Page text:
MONOCULAR VISION AND LANDING PERFORMANCE IN GENERAL AVIATION PILOTS: CYCLOPS REVISITED

Thirteen low-time, but current, private pilots flew 18 monocular landings (with an eyepatch placed over the non-dominant eye during the downwind leg) and 18 normal binocular landings. To assure equal effort under both conditions, pilots were told that they were in a spot landing contest with from 200 to 40 in prizes awarded on the basis of total accuracy on both monocular and binocular trials. No pilot was familiar with any prior research regarding monocular/binocular landing ability. Monocular landings were as accurate as binocular landings, but monocular approaches were flown higher/steeper, those landings tended to be longer and harder, the pilots judged them to be poorer, and they reported greater anxiety during the monocular landings. Evidence to date suggests that both high-time and low-time pilots can land as accurately monocularly (not better) but that monocular approaches and landings are flown differently.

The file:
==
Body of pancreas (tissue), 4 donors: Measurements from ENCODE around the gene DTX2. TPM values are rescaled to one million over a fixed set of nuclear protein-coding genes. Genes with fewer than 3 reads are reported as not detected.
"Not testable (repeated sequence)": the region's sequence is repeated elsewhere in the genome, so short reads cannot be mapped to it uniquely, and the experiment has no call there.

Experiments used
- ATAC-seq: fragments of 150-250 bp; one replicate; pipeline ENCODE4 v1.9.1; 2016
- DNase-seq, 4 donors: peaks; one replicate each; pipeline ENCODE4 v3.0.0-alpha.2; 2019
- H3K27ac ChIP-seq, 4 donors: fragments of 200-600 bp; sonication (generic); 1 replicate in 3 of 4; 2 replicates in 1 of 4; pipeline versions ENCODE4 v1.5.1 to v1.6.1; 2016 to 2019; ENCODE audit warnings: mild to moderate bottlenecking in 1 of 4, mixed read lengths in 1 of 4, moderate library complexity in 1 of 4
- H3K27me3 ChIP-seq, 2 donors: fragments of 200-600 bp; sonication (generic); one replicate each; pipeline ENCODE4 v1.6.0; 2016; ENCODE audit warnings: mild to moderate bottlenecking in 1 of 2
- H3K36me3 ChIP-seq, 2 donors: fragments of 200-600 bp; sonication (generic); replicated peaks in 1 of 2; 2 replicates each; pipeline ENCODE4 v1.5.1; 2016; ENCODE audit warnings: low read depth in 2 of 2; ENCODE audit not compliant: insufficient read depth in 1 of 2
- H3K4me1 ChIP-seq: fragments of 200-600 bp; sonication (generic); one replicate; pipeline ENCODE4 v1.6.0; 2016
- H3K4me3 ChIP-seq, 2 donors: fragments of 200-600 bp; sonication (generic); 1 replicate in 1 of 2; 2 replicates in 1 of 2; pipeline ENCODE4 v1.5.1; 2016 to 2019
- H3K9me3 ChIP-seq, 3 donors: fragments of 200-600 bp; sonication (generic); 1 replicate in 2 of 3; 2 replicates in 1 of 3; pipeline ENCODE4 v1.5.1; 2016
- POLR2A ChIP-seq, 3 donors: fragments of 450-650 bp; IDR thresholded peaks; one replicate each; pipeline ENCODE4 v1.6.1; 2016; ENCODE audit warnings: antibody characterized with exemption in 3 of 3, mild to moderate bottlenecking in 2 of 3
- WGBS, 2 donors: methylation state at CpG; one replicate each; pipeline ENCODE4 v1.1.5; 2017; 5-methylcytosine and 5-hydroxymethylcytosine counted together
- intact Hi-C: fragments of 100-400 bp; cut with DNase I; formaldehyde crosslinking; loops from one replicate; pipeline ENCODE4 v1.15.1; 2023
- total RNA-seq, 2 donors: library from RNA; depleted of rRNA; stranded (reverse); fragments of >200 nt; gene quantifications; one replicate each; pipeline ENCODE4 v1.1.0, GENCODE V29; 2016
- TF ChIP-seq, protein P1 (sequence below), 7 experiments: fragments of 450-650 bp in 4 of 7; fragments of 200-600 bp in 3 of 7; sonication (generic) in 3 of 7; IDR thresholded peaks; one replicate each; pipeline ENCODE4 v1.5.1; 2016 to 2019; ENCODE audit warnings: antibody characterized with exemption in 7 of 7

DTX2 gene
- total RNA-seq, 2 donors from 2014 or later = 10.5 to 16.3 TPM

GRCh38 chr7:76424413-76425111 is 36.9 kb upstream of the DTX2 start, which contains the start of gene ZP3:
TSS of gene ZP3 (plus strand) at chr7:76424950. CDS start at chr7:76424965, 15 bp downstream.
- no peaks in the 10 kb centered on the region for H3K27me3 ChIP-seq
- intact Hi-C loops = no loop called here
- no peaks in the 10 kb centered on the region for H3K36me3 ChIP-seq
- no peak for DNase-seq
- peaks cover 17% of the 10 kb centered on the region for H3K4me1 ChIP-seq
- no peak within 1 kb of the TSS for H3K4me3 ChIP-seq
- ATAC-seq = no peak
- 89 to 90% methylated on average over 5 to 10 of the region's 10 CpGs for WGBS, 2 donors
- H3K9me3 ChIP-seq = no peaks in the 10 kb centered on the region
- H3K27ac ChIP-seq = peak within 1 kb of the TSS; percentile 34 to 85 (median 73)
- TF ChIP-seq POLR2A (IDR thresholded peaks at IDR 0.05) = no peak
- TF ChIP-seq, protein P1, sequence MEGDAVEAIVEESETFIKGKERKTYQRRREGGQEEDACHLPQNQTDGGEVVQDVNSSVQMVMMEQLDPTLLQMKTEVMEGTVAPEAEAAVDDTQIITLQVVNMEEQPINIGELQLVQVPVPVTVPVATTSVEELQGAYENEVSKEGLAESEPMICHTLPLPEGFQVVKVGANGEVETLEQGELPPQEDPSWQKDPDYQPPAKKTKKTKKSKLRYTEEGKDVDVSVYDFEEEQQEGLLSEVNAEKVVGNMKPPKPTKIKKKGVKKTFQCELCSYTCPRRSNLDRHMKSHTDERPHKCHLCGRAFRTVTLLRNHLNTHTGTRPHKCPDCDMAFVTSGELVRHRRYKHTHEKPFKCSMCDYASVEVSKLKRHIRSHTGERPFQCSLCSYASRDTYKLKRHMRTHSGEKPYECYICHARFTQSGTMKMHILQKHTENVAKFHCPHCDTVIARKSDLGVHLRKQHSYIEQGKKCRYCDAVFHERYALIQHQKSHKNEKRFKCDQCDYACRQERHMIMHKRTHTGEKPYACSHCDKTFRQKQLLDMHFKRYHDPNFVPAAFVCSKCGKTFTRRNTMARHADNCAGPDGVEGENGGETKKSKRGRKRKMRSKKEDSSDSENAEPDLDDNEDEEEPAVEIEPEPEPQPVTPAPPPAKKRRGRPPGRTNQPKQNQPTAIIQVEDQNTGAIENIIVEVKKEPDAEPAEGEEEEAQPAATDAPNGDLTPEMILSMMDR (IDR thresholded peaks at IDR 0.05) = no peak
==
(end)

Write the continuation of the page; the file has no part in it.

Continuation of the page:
• Availability:
  • Corporate Authors:

    Human Factors Society

    Johns Hopkins University Press
    Baltimore, MD  United States  21218
  • Authors:
    • Grosslight, J H
    • Fletcher, H J
    • Masterton, R B
    • Hagen, R
  • Publication Date: 1978-2

Media Info

  • Features: References;
  • Pagination: p. 27-33
  • Serial:

Subject/Index Terms

Filing Info

  • Accession Number: 00180190
  • Record Type: Publication
  • Source Agency: Engineering Index
  • Files: TRIS
  • Created Date: Sep 27 1978 12:00AM